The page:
City refines process for approving cafes

DEL MAR — Despite requests from some residents, City Council members unanimously agreed at the Sept. 21 meeting not to make major changes to the streamlined permit process they created for sidewalk cafe approvals.
In August 2008, council combined the encroachment, operation and design review permits into a one-stop permit process for applicants seeking to add outdoor dining areas. Design Review Board approval was not required.
Between January and April 2009, permits were conditionally approved for six cafes, five of which have been built. In each case, design details were presented in a public hearing.
Two months later, at the June 8 council meeting, with construction well under way, about a dozen residents voiced concerns about the size of the cafes on 15th Street. Some asked that work be halted immediately. Most who spoke were upset with the approval process, especially the lack of DRB input.
At a follow-up meeting one week later, nearly three dozen people addressed council, most speaking in favor of the cafes. The city also received about 180 e-mails supporting the projects. Council members opted to wait until the cafes were built and in use before addressing the issues raised.
Since then, interim Planning Director Brian Mooney conducted community outreach via e-mail and conversations with residents, including those who opposed the cafes at the June 8 meeting. At the Sept. 21 meeting, he reported that the overall comments were positive, although there was still some concern about the review process. He also said the area is much more accessible to people with disabilities and restaurant owners have reported a “significant increase in sales.”
Only three people addressed council on the subject during the most recent meeting. Resident Rick Ehrenfeld said he was “sort of fooled a little bit” by the designs. “I hate to admit that,” he said, adding that he envisioned European-style outdoor cafes with small tables and chairs that are easily removed.
“So I was a little taken aback when I saw the scope of these projects,” Ehrenfeld said. “That’s my fault.” He said he’d like to see the DRB returned to the process, especially for larger, more permanent structures like the ones on 15th Street.
“We’re missing such a great opportunity to have people’s input on these projects,” he said. “I’d like to see the collective mind of Del Mar applied to these projects because I think they can be better.”
Tensia Trejo, on the other hand, thanked the council for getting the cafes built. “I think the problem is, while the DRB has done a lot of great things, it just takes too long,” she said. “You can sink if you don’t fix your boat in time.” Trejo said people have called her to tell her they like the cafes. “These are the people who come in and leave us their money,” she said. “The people are enjoying it. Let’s just move on and concentrate on something else.”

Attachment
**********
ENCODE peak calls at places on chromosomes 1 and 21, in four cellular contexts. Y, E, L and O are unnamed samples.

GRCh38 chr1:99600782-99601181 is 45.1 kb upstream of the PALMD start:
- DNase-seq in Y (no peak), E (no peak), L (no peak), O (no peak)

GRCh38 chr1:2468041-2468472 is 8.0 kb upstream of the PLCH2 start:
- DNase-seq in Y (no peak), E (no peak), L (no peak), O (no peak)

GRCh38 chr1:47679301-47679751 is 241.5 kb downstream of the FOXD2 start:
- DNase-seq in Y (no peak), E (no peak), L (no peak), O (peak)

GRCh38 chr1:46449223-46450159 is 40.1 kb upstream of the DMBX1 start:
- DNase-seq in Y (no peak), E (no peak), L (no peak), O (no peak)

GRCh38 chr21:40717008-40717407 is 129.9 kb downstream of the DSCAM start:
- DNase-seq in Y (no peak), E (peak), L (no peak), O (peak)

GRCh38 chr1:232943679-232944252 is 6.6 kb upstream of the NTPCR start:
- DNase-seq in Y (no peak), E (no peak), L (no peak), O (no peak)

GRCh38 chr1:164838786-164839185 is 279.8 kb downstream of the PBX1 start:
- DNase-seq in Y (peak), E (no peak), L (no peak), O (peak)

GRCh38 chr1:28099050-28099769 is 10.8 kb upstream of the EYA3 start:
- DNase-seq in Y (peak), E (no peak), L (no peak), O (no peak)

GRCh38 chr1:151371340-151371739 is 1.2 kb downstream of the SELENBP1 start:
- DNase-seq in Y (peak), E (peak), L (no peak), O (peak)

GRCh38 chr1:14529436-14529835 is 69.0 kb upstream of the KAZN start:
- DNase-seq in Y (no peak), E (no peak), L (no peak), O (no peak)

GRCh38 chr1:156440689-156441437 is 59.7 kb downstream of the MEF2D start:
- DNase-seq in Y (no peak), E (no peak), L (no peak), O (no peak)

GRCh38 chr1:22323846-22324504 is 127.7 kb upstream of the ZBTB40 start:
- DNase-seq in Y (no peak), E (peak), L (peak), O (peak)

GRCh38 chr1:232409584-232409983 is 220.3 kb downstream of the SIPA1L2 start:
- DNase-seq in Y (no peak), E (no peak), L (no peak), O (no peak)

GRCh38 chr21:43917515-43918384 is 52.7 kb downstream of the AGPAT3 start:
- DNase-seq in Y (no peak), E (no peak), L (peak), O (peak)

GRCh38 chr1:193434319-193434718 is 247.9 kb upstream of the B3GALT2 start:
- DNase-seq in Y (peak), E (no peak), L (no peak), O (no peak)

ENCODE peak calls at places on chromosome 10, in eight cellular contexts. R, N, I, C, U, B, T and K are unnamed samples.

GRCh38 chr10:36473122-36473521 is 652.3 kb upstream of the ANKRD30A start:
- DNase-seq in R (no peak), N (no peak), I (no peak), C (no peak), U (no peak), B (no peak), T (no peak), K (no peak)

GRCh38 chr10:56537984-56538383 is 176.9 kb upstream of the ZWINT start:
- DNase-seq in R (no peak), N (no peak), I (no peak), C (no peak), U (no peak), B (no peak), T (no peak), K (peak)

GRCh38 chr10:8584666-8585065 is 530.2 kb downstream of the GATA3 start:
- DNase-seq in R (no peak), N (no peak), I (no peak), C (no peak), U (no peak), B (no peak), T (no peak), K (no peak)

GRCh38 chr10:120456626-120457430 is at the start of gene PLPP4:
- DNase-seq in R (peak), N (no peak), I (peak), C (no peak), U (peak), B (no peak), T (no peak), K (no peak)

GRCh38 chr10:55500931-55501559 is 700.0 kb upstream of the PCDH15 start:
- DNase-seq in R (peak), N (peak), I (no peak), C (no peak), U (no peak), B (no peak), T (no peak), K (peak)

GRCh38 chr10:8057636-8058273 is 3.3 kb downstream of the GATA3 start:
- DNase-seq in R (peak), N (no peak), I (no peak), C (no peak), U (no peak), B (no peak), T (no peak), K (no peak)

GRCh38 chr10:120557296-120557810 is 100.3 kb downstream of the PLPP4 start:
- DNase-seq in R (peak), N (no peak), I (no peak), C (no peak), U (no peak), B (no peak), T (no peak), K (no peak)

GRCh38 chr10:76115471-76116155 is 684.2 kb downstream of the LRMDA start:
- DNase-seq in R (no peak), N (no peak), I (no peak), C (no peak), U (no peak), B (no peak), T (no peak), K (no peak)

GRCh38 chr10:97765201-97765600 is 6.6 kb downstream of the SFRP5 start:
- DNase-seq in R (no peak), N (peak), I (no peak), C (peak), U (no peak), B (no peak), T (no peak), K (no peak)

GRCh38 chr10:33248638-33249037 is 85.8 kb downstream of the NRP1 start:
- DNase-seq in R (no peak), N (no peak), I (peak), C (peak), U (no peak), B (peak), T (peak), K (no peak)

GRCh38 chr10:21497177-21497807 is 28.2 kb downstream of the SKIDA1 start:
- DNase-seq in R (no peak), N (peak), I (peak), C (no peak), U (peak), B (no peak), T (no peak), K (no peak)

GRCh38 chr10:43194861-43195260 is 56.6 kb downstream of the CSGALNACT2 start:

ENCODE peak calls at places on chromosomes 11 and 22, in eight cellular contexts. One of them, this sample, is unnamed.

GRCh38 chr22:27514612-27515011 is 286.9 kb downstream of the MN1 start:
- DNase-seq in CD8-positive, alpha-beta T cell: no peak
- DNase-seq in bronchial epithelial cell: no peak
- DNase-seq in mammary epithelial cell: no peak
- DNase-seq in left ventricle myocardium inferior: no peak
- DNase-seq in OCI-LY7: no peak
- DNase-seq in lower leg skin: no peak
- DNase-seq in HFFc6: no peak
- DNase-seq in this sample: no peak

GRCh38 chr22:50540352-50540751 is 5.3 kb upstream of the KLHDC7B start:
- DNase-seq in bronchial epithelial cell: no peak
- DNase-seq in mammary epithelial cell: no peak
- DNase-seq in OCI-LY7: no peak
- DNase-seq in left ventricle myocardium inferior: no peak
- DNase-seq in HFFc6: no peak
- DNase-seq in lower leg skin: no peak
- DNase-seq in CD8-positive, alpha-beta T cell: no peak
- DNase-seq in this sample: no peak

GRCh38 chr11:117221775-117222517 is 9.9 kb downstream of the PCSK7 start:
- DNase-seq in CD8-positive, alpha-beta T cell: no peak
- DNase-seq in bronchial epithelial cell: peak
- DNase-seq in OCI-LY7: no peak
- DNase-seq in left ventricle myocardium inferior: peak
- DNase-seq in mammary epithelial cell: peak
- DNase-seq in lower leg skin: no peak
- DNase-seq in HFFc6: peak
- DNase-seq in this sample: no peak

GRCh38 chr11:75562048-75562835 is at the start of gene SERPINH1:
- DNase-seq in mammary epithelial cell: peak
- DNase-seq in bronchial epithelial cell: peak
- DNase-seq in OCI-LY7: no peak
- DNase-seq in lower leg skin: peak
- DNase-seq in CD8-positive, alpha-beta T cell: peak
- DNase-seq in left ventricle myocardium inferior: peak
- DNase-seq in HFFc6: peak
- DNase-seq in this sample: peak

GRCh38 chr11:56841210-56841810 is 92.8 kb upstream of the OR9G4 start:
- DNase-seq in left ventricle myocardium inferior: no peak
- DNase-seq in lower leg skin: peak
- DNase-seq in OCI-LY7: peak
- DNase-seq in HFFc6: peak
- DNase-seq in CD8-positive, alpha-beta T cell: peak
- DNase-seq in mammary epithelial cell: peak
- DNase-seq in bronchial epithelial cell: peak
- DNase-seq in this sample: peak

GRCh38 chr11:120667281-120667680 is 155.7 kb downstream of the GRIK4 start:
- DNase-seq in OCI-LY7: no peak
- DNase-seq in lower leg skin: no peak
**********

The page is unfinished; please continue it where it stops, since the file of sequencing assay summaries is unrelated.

Councilman Don Mosier said although the cafes are not perfect, he thought they were working well. He suggested creating design guidelines that weren’t too constraining and agreed with Ehrenfeld that the DRB should provide input for larger, more permanent structures.
“We need to be a little more careful with the process,” he said. “We need to make sure they get it right the first time and we need to engage the help of the Design Review Board.
“The DRB process is not broken. It’s served Del Mar well over the years,” Mosier said. “If it costs one month to get a better project the city’s going to have to live with … for years, then that one month of investment is a good investment.”
Councilman Carl Hilliard disagreed. “If we had gone the DRB route, these sidewalk cafes never would have happened … because the DRB process doesn’t work for downtown,” he said.
Council members agreed the sidewalk should have been a bit wider by Del Mar Pizza, although Mayor Crystal Crawford said she observed that “choke point” and deemed pedestrian flow not much worse than it was before the cafe was built.
Council was also unanimous in the belief that the cafes on 15th Street couldn’t have been built too much differently given the slope of the street and the requirement to make it compliant with the Americans with Disabilities Act. They also agreed there were few other areas in town where those issues would create problems.
Rather than change the streamlined process, council members opted to refine it. They directed staff to create additional design guidelines. Mosier and Mark Filanc, the council subcommittee, will review plans. Tape will be used to measure pedestrian flow — similar to the way story poles are used to measure height — before a project is built.
“I don’t want to fix what I don’t think is broken,” Councilman Richard Earnest said.

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